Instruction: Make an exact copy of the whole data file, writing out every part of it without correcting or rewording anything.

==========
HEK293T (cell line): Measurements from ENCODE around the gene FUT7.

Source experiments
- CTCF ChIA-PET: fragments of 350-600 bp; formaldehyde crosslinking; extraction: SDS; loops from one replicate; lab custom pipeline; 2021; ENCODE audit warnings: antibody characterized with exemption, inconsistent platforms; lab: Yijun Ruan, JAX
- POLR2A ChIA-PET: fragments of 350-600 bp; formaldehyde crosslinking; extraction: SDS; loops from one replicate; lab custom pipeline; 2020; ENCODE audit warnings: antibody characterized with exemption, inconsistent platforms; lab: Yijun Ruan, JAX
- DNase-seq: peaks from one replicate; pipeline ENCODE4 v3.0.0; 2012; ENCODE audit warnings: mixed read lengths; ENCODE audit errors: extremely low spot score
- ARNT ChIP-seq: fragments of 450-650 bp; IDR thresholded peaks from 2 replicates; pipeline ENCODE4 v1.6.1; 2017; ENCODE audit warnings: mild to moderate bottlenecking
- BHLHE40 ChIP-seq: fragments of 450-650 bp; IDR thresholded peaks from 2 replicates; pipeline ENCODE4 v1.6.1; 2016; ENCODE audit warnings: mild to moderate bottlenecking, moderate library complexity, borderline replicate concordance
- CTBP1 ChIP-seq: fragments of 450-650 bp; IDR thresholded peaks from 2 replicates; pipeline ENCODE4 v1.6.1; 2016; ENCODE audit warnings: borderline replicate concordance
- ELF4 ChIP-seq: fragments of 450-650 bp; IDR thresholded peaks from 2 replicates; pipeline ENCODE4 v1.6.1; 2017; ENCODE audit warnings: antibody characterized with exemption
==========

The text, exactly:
HEK293T (cell line): Measurements from ENCODE around the gene FUT7.

Source experiments
- CTCF ChIA-PET: fragments of 350-600 bp; formaldehyde crosslinking; extraction: SDS; loops from one replicate; lab custom pipeline; 2021; ENCODE audit warnings: antibody characterized with exemption, inconsistent platforms; lab: Yijun Ruan, JAX
- POLR2A ChIA-PET: fragments of 350-600 bp; formaldehyde crosslinking; extraction: SDS; loops from one replicate; lab custom pipeline; 2020; ENCODE audit warnings: antibody characterized with exemption, inconsistent platforms; lab: Yijun Ruan, JAX
- DNase-seq: peaks from one replicate; pipeline ENCODE4 v3.0.0; 2012; ENCODE audit warnings: mixed read lengths; ENCODE audit errors: extremely low spot score
- ARNT ChIP-seq: fragments of 450-650 bp; IDR thresholded peaks from 2 replicates; pipeline ENCODE4 v1.6.1; 2017; ENCODE audit warnings: mild to moderate bottlenecking
- BHLHE40 ChIP-seq: fragments of 450-650 bp; IDR thresholded peaks from 2 replicates; pipeline ENCODE4 v1.6.1; 2016; ENCODE audit warnings: mild to moderate bottlenecking, moderate library complexity, borderline replicate concordance
- CTBP1 ChIP-seq: fragments of 450-650 bp; IDR thresholded peaks from 2 replicates; pipeline ENCODE4 v1.6.1; 2016; ENCODE audit warnings: borderline replicate concordance
- ELF4 ChIP-seq: fragments of 450-650 bp; IDR thresholded peaks from 2 replicates; pipeline ENCODE4 v1.6.1; 2017; ENCODE audit warnings: antibody characterized with exemption